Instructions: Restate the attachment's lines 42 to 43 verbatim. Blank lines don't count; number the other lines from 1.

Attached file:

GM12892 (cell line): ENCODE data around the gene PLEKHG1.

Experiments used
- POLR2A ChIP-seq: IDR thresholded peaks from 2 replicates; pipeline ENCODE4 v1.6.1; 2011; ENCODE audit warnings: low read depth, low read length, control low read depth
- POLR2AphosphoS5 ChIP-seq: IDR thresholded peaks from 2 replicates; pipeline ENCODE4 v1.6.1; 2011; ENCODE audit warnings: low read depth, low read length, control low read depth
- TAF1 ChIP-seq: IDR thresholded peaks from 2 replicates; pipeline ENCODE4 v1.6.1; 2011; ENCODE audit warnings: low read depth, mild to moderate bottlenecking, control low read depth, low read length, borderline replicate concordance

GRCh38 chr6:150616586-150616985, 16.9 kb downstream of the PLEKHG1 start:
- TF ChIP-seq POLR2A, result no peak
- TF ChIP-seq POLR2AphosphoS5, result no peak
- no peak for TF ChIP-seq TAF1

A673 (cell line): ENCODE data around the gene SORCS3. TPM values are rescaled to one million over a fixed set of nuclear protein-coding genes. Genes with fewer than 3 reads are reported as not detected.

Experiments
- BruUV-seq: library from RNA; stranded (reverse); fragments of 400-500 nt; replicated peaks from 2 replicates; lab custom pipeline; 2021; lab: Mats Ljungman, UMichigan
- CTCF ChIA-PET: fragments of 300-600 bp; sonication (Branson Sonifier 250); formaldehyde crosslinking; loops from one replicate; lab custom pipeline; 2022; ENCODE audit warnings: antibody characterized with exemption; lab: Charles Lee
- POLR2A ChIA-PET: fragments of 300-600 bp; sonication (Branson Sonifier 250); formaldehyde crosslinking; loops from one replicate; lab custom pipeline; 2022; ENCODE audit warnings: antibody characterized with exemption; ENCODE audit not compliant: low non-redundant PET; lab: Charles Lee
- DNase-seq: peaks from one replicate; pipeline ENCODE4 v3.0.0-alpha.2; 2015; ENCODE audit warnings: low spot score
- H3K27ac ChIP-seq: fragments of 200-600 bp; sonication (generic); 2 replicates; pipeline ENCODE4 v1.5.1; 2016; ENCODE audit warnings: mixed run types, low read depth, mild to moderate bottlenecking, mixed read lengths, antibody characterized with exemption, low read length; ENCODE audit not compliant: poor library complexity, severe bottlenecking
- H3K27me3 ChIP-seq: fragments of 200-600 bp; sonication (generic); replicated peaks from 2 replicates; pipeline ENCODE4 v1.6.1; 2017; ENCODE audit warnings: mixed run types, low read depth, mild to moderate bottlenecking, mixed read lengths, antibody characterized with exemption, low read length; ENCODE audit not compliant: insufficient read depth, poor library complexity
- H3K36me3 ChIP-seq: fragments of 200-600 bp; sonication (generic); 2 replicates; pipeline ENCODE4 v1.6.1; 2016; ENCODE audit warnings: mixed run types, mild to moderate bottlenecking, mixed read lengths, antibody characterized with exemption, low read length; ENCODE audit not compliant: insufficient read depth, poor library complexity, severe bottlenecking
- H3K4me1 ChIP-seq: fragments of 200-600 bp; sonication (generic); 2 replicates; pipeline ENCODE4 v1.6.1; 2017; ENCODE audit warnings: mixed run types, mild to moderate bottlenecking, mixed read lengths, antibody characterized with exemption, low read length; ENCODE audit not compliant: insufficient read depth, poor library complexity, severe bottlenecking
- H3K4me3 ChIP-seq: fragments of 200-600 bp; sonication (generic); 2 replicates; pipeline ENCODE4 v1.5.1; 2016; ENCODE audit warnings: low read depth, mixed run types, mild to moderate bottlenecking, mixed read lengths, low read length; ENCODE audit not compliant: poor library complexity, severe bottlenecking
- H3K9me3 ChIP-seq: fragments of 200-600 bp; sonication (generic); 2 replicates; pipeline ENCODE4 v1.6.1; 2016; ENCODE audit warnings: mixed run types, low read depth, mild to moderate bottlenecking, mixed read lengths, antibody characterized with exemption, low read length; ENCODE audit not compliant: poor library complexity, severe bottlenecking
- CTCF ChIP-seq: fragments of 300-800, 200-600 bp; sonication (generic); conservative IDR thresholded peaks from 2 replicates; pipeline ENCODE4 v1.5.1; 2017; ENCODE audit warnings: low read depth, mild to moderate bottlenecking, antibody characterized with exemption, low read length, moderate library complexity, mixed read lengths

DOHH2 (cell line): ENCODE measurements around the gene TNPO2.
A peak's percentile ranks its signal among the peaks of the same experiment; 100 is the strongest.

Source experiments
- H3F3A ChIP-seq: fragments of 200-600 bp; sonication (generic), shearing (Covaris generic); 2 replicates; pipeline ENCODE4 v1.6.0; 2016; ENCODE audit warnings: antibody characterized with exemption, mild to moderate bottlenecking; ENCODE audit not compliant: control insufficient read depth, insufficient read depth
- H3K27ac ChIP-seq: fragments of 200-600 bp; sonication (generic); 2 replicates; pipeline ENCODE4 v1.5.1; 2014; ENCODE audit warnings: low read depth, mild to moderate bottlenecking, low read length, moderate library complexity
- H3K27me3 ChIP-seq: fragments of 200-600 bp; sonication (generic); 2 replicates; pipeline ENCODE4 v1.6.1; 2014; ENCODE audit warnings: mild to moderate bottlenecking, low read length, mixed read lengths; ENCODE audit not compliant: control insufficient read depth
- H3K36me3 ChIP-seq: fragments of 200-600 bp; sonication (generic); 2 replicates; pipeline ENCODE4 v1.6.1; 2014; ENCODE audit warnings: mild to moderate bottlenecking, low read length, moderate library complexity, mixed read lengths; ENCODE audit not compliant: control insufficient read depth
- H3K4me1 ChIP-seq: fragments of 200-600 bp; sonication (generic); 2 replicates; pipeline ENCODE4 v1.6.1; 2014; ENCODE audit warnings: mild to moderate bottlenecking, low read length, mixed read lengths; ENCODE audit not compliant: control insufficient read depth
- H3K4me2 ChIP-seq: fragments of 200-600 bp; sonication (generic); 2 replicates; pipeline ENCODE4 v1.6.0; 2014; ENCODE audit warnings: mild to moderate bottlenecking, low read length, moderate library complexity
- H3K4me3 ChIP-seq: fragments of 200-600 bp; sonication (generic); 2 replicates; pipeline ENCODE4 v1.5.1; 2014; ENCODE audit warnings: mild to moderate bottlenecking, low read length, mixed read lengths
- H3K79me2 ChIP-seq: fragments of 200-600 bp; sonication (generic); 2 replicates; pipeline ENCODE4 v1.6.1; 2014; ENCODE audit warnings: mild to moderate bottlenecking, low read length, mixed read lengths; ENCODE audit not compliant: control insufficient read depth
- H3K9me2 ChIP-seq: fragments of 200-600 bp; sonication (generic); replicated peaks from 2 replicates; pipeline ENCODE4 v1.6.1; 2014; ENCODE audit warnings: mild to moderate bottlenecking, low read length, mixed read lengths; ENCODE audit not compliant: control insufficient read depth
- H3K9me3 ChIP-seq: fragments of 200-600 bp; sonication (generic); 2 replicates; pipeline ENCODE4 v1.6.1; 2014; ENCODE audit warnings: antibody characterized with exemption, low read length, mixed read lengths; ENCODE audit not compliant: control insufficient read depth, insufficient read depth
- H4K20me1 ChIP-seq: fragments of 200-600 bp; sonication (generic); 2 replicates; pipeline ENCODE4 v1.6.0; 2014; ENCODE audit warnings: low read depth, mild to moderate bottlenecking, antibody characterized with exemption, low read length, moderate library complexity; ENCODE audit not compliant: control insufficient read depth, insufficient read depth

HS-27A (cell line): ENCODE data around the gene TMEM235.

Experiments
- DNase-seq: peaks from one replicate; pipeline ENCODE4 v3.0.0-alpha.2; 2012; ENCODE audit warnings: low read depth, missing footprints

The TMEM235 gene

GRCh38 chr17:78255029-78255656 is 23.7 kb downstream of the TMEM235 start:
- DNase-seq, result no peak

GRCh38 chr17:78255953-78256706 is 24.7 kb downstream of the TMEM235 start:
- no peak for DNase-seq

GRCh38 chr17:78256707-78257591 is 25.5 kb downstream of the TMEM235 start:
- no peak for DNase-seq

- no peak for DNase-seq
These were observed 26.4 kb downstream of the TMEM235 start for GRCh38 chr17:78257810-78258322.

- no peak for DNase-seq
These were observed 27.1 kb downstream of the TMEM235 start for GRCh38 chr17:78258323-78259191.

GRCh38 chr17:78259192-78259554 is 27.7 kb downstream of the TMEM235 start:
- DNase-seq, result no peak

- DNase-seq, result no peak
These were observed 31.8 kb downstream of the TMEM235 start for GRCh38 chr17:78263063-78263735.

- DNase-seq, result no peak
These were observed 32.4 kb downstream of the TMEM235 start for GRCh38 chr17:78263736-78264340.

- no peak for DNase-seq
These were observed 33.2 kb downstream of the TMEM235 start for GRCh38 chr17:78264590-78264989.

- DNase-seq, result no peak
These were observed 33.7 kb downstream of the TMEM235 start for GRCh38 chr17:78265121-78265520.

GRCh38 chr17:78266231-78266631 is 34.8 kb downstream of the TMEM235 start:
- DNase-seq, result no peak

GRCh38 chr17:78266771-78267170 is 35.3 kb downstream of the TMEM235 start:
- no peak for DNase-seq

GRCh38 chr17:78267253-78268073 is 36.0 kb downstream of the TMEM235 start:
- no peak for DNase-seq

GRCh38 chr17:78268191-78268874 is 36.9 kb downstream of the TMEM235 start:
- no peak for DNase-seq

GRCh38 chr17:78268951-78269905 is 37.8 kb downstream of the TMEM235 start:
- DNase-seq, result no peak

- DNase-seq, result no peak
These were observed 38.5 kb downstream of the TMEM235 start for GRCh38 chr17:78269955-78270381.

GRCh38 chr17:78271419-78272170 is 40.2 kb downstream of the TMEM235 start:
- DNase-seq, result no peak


- DNase-seq, result no peak

GRCh38 chr17:78255953-78256706 is 24.7 kb downstream of the TMEM235 start: